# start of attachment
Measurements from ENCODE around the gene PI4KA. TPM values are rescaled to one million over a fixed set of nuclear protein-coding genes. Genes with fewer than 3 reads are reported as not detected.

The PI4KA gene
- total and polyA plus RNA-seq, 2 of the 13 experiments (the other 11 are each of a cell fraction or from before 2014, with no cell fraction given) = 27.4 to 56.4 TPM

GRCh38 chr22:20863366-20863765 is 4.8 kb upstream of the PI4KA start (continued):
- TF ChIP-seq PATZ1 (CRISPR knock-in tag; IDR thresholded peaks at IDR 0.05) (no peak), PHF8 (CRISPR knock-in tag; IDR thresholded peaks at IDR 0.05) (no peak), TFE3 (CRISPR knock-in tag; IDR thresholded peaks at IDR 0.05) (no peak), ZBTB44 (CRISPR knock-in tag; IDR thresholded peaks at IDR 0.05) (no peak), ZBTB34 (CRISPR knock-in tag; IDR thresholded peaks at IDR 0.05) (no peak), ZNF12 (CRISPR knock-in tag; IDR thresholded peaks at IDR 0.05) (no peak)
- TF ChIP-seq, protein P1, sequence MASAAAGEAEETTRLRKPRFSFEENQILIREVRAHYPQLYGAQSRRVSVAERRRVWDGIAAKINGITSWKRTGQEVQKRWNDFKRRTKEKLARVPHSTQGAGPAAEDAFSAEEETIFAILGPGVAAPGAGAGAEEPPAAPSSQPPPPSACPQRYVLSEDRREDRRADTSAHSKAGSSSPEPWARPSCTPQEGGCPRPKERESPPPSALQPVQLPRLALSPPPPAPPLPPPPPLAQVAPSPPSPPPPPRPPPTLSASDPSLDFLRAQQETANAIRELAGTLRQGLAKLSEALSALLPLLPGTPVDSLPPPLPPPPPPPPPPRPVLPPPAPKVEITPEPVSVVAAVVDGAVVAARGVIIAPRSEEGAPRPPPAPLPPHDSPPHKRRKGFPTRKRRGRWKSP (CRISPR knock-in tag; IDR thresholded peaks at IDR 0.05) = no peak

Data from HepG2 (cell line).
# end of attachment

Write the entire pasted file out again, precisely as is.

Measurements from ENCODE around the gene PI4KA. TPM values are rescaled to one million over a fixed set of nuclear protein-coding genes. Genes with fewer than 3 reads are reported as not detected.

The PI4KA gene
- total and polyA plus RNA-seq, 2 of the 13 experiments (the other 11 are each of a cell fraction or from before 2014, with no cell fraction given) = 27.4 to 56.4 TPM

GRCh38 chr22:20863366-20863765 is 4.8 kb upstream of the PI4KA start (continued):
- TF ChIP-seq PATZ1 (CRISPR knock-in tag; IDR thresholded peaks at IDR 0.05) (no peak), PHF8 (CRISPR knock-in tag; IDR thresholded peaks at IDR 0.05) (no peak), TFE3 (CRISPR knock-in tag; IDR thresholded peaks at IDR 0.05) (no peak), ZBTB44 (CRISPR knock-in tag; IDR thresholded peaks at IDR 0.05) (no peak), ZBTB34 (CRISPR knock-in tag; IDR thresholded peaks at IDR 0.05) (no peak), ZNF12 (CRISPR knock-in tag; IDR thresholded peaks at IDR 0.05) (no peak)
- TF ChIP-seq, protein P1, sequence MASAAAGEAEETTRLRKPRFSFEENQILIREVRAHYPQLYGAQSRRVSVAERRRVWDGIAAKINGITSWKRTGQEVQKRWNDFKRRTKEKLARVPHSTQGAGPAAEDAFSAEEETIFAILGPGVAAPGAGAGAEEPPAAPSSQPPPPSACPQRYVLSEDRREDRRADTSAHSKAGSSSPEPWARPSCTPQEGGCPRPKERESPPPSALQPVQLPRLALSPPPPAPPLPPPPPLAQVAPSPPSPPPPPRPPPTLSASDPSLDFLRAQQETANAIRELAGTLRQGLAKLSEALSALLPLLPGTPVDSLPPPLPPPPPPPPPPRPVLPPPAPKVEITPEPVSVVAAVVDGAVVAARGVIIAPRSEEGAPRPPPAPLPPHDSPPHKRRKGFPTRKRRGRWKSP (CRISPR knock-in tag; IDR thresholded peaks at IDR 0.05) = no peak

Data from HepG2 (cell line).